Antibody off-rate constants, which describe the stability of the complex, i.e. the fraction of complexes that decays per second, were determined directly from the Ig preparation sample interaction with rGP protein using SPR (as described above) and calculated using the BioRad ProteOn manager software for the heterogeneous sample model. For all polyclonal Ig, it was important to demonstrate that the dissociation rates were independent of total GP-binding antibody titers. To that end, parallel dissociation curves for 1 mg/ml and 0.1 mg/mL for each post-vaccination Ig sample were established as previously described27. To improve the measurements, the off-rate constants were determined from two independent SPR runs.

For SPR based affinity data, all samples were tested twice in duplicates, so data from a total of 4 replicates was used for the SPR analysis.

Protective antibody activity in a virus challenge mouse model

Female BALB/c mice aged 6 to 8 weeks were used in all challenge experiments with mouse-adapted EBOV (maEBOV) as described by Bray et al.32. Briefly, mice were injected with 100 PFU of maEBOV diluted in PBS. Prior to use of maEBOV at 100 pfu, a dosing experiment was completed. Lethality was observed to be higher at 100 pfu than at the traditional 1000 pfu (95% and 85% respectively). Therefore all of our challenges in BALB/c mice are completed with the more lethal 100 pfu infection dose. All challenge studies involving the use of maEBOV were performed at USAMRIID in an animal Biosafety level 4 laboratory. All experimental protocols related to challenge mouse model described in this study were reviewed and approved by the Institutional Animal Care and Use Committee (IACUC) at United States Army Medical Research Institute of Infectious Diseases. Research was conducted under the approved IACUC protocol in compliance with the Animal Welfare Act, PHS Policy, and other Federal statutes and regulations relating to animals and experiments involving animals. The facility where this research was conducted is accredited by the Association for Assessment and Accreditation of Laboratory Animal Care, International and adheres to principles stated in the Guide for the Care and Use of Laboratory Animals, National Research Council, 2011.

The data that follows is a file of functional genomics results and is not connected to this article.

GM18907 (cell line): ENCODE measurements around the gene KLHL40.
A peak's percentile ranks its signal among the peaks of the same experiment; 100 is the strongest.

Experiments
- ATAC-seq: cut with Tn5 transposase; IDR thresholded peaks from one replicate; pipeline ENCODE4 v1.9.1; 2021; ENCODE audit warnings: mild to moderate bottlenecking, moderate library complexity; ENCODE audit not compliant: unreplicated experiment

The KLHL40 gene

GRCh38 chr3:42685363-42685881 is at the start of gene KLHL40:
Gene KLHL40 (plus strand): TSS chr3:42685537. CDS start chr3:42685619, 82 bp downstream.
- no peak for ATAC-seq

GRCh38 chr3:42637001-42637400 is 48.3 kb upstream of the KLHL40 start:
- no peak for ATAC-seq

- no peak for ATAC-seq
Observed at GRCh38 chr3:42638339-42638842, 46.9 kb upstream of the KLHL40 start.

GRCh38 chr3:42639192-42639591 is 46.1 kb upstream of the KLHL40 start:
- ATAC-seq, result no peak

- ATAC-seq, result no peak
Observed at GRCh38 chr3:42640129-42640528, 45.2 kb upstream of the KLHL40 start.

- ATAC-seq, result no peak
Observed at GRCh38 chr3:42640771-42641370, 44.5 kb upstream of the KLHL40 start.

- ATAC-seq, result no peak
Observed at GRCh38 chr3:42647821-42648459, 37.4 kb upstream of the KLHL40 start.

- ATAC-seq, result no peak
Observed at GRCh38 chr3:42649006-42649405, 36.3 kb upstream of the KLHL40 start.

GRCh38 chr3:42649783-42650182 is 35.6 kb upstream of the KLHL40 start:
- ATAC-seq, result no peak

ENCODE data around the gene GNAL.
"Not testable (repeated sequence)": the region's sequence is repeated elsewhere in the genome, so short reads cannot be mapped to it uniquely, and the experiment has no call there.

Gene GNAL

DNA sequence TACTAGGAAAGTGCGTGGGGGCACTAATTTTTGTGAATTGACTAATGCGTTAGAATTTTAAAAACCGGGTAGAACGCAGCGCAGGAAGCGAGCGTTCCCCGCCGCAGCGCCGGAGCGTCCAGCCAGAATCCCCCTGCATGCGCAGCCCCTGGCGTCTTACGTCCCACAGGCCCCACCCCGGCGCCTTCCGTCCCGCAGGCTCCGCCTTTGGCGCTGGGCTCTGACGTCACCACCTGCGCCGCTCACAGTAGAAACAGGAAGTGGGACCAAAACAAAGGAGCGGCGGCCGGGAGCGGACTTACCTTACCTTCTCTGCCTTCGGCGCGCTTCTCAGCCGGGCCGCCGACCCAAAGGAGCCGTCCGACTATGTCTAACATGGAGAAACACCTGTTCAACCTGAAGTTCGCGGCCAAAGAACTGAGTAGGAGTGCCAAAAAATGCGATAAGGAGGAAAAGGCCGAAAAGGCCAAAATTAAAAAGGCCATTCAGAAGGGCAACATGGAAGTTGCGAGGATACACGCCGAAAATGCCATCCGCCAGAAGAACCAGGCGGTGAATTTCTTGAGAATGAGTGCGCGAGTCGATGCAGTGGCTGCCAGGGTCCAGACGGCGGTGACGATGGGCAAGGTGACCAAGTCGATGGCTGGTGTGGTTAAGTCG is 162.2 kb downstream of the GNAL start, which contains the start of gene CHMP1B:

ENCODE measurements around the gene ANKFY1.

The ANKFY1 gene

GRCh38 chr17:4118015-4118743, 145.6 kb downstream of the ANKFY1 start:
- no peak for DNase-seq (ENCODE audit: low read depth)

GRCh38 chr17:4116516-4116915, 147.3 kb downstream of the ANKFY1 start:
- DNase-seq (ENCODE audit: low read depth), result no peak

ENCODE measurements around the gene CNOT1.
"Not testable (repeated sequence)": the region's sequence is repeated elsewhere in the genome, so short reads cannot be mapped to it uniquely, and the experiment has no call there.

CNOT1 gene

Negative control pAbs and anti-EBOV pAbs were diluted in sterile PBS to the specified dosing in a volume of 0.5 mL and delivered via IP injection. Groups of 10 mice (~20 g) were administered via IP injection a single dose of negative control pAbs or anti-EBOV pAbs at a dose of 100 mg/kg. Control mice received negative control pAbs 24 hours post challenge, while experimental mice received anti-EBOV pAbs 24 hours or 48 hours post challenge with 100 PFU via IP injection. Mice were observed daily for 28 days from initial challenge for signs of disease. Mouse studies were performed in the BSL-4 laboratory of USAMRIID.

Statistical analysis

Student’s T-test method was used for analysis of ELISA titers, antibody neutralization titers, and affinity data. For mouse challenge study, a two-tailed Fisher’s exact test was used to analyze mouse survival data on day 28.

Additional Information